DD1 (11) read the book alone, she said she didn't really think about people running away and being homeless before as its not something that has really come up in her life. She said she enjoyed the book and that it made her think more about issues outside our little village.

MaryBS Fri 09-Aug-13 12:21:49

I was really pleased to be given the opportunity that this book offered to raise running away with my daughter who is 13. The book itself, although I felt it raised the issue very well, seemed to sugar coat what might actually happen, and I felt that was a little worrying.

I think as a spring board for discussion the book serves a wonderful purpose. Dd was so horrified by the circumstances surrounding Gabriella going missing that we she couldn't read any more. It has allowed us to discuss things though and I think it's left her knowing that she can and must always find a trusted adult to talk to.

She also wants to help the children that are on the streets irl. I've suggested she researches what charity she'd like to help and do some fund raising and see if she can help raise awareness.

At nine I feel she's a bit young to help hands on iyswim?

I found this an interesting read but felt the author was holding back somewhat, there seemed to be so much more that could have been applied to Gabriella's story but I agree it would make a good basis for discussion.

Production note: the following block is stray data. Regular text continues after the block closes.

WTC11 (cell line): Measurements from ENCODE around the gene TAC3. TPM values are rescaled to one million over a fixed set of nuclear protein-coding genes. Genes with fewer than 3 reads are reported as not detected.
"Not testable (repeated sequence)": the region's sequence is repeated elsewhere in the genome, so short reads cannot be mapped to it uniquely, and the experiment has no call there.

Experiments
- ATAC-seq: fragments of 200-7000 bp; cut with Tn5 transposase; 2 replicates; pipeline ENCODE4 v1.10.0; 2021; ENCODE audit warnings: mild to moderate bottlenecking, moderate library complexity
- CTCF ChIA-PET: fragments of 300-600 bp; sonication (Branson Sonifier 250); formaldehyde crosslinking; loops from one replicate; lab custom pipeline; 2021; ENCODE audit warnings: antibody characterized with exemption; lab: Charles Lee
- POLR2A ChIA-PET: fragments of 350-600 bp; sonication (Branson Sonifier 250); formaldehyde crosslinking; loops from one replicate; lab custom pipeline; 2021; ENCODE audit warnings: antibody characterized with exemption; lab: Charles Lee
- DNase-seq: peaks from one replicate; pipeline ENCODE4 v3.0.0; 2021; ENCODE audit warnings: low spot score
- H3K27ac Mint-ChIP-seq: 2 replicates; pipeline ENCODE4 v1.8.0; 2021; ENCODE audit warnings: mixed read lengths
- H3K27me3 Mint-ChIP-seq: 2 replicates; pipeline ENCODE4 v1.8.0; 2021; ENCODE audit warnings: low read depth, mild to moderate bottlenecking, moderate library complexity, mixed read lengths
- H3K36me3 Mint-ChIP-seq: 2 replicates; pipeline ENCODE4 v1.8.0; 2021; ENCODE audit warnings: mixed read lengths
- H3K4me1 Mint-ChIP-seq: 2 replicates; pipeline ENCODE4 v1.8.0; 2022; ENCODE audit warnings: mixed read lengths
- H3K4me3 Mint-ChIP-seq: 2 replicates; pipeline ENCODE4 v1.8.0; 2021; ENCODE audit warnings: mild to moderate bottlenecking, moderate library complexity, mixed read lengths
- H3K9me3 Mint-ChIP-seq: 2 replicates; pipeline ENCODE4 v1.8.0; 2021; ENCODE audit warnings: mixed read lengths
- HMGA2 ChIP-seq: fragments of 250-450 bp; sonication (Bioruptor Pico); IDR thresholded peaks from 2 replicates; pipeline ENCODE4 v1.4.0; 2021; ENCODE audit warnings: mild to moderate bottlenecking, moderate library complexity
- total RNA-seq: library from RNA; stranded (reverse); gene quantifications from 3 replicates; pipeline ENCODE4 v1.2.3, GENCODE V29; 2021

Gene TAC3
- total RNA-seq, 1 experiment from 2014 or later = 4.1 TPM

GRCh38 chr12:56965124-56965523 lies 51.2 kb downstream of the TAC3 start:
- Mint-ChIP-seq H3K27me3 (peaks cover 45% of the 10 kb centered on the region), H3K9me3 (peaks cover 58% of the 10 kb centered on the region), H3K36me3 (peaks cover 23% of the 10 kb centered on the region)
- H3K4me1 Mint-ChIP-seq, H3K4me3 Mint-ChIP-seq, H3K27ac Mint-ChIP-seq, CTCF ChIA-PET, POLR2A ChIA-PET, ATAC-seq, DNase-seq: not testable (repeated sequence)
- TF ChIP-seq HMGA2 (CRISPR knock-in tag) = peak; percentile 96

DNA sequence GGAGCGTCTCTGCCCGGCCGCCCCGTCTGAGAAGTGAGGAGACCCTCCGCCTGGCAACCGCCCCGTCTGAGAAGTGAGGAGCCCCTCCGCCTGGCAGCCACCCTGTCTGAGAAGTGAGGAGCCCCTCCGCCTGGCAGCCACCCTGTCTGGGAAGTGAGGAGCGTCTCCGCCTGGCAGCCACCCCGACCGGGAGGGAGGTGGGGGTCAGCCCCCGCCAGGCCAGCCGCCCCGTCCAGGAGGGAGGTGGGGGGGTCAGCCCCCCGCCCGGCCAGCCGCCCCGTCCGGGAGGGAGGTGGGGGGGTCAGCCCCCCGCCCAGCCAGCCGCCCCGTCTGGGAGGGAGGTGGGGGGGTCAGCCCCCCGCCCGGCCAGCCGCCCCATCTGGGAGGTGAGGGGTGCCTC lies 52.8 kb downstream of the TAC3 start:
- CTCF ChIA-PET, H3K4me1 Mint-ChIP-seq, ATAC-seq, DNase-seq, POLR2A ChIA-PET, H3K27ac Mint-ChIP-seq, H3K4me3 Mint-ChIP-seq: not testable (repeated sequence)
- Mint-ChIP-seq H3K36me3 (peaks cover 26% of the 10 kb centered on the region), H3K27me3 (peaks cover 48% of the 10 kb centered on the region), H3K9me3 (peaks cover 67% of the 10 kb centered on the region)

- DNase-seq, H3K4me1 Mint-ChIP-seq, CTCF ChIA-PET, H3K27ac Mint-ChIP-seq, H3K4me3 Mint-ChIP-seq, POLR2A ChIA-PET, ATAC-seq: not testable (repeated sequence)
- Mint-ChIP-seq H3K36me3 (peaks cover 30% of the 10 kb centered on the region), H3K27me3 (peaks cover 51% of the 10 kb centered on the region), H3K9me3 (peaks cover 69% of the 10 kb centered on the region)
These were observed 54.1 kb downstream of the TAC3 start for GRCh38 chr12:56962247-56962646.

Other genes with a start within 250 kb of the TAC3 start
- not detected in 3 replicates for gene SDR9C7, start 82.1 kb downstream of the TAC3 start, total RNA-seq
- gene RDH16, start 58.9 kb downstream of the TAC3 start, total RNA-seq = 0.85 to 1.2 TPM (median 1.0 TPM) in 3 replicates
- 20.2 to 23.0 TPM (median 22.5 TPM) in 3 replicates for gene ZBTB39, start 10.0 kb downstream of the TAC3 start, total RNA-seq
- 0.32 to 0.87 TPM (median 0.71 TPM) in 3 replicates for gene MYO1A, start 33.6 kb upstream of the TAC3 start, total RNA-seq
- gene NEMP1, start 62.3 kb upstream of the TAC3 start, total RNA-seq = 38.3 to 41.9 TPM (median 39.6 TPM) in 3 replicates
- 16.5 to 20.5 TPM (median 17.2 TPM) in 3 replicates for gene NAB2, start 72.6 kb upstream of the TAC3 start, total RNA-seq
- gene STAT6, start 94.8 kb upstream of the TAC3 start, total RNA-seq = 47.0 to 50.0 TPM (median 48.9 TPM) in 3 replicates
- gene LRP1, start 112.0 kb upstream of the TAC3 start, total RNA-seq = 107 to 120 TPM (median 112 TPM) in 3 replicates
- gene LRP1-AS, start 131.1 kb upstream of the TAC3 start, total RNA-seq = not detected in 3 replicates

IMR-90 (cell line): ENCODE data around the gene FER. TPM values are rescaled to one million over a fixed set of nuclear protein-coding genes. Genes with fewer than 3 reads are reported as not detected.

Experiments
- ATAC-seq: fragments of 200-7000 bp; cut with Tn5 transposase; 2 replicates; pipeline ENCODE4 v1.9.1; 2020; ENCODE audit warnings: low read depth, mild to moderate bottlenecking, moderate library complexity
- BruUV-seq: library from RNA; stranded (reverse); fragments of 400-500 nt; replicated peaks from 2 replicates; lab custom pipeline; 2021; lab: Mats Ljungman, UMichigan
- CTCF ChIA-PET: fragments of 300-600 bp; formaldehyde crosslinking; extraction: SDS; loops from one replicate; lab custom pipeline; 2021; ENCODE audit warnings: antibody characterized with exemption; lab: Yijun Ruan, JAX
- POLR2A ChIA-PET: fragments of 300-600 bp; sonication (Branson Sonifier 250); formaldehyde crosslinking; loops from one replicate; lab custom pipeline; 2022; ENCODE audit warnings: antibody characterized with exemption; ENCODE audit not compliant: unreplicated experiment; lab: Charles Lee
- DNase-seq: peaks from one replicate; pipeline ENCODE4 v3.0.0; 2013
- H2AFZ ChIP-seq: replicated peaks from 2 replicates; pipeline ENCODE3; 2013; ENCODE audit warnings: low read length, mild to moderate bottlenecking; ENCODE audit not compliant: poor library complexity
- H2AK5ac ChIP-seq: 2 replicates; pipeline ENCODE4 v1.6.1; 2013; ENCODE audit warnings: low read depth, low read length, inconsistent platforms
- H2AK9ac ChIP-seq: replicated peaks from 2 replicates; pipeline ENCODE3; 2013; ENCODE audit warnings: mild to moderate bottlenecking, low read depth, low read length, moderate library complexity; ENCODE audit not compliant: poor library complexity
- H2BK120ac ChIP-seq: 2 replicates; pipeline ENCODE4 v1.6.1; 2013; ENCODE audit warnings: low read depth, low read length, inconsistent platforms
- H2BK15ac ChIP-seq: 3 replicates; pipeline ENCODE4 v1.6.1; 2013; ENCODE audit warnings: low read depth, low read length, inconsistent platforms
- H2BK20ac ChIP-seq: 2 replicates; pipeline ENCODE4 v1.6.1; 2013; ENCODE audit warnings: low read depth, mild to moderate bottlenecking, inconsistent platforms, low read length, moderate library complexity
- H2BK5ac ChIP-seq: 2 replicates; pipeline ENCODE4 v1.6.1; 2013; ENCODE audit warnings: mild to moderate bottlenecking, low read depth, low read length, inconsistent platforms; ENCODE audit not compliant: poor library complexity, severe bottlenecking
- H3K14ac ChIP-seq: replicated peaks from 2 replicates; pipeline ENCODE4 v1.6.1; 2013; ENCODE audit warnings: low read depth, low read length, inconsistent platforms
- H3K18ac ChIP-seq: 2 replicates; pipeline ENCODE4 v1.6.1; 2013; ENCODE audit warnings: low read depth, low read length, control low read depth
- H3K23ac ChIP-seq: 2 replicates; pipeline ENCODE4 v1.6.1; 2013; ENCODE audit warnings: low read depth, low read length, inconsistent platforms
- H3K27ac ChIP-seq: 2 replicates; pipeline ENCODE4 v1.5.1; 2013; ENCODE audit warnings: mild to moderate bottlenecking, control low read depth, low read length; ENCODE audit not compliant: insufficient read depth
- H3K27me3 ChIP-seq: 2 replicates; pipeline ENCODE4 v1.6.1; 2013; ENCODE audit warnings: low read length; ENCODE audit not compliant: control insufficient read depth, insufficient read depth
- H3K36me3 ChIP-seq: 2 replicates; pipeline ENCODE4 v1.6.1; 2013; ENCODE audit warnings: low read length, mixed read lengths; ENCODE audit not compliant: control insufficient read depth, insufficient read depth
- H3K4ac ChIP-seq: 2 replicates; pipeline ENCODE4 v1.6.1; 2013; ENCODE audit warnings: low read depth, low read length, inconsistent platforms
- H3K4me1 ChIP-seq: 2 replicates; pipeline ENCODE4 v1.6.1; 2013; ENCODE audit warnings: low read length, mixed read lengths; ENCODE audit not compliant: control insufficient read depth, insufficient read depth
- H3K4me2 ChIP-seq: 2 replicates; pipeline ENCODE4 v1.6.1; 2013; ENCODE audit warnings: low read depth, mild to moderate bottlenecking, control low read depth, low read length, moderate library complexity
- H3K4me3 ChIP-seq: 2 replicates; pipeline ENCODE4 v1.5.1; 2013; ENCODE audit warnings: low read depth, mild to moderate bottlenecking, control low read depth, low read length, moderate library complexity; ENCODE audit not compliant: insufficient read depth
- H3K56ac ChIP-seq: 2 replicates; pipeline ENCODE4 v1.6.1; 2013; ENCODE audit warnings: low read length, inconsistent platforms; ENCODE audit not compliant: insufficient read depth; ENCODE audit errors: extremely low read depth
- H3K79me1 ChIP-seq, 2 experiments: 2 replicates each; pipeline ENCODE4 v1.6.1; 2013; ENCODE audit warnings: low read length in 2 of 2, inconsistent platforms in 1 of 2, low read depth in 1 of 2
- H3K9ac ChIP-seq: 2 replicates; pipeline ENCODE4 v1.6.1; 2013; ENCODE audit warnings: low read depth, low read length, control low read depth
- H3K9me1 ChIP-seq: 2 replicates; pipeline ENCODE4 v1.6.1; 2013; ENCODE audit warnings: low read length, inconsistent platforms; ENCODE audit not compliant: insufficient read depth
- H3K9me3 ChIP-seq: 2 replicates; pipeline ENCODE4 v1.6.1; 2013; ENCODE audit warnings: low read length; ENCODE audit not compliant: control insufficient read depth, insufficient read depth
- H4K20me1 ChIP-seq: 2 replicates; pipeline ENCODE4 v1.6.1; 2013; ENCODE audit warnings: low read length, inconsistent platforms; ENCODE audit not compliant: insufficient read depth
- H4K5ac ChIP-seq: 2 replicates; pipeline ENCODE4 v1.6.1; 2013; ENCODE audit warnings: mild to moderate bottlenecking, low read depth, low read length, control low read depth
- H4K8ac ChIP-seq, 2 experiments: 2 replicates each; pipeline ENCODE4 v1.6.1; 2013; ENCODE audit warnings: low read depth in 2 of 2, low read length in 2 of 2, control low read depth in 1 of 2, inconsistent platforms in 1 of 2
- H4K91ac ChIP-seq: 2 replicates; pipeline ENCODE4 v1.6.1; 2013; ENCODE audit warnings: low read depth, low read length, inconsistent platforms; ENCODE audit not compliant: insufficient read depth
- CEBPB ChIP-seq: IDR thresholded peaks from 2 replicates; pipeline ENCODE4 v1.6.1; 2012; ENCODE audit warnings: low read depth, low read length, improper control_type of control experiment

It is a shame that the cover was not more appealable to both genders but I assumed it was a nod to the numerous mentions of Gabriella's doodles.

Dd is only 5 but I plan to hold onto it until the topic becomes relevant to us.

Thank you for the opportunity to read the book.

lottietiger Fri 09-Aug-13 22:48:54

We enjoyed this at home so I have now passed it on to my ten year old niece to read. Hopefully she will enjoy it to and and at least put the idea in her head that running awAy isn't as glamourous as it sometimes seems

popsocks Sat 10-Aug-13 07:24:00

My dd, 11, read this and found it hard to believe the attitude of her parents. It has lead to lots of discussion and we have also passed the book on to her school. I also think the book cover is decieving.

lolapops1 Sun 11-Aug-13 15:31:45

Wonderfully written story,very informative and moving. Think it's a must for all school libraries.
The cover does limit the reader though.

starlight36 Wed 14-Aug-13 14:13:47

A very clever book dealing with an important topic in an age-appropriate way. I read the book and was willing for a happy ending for Gabriella.

I applied for a copy to pass onto a friend's daughter (aged 11). Like other posters she was affected by both the selfishness of the parents and the scariness of living on the streets.

I've read the book and my 11 year old son has now finished it too. I thought it was well written in an easy enough way for children 10+ to understand.

It brought up some interesting discussions with my son. He said he has never thought about running away and couldn't see why anyone would before he read it. Now he knows why it could possibly happen but he found it hard to believe that she would have just gone off with a whole bunch of other runaways as he doesn't see how that could really happen. That they just "find" you.

Thank you for the book, I've now passed it to my sister and niece to read. It's a great way to bring up this topic that many people wouldn't really think about otherwise smile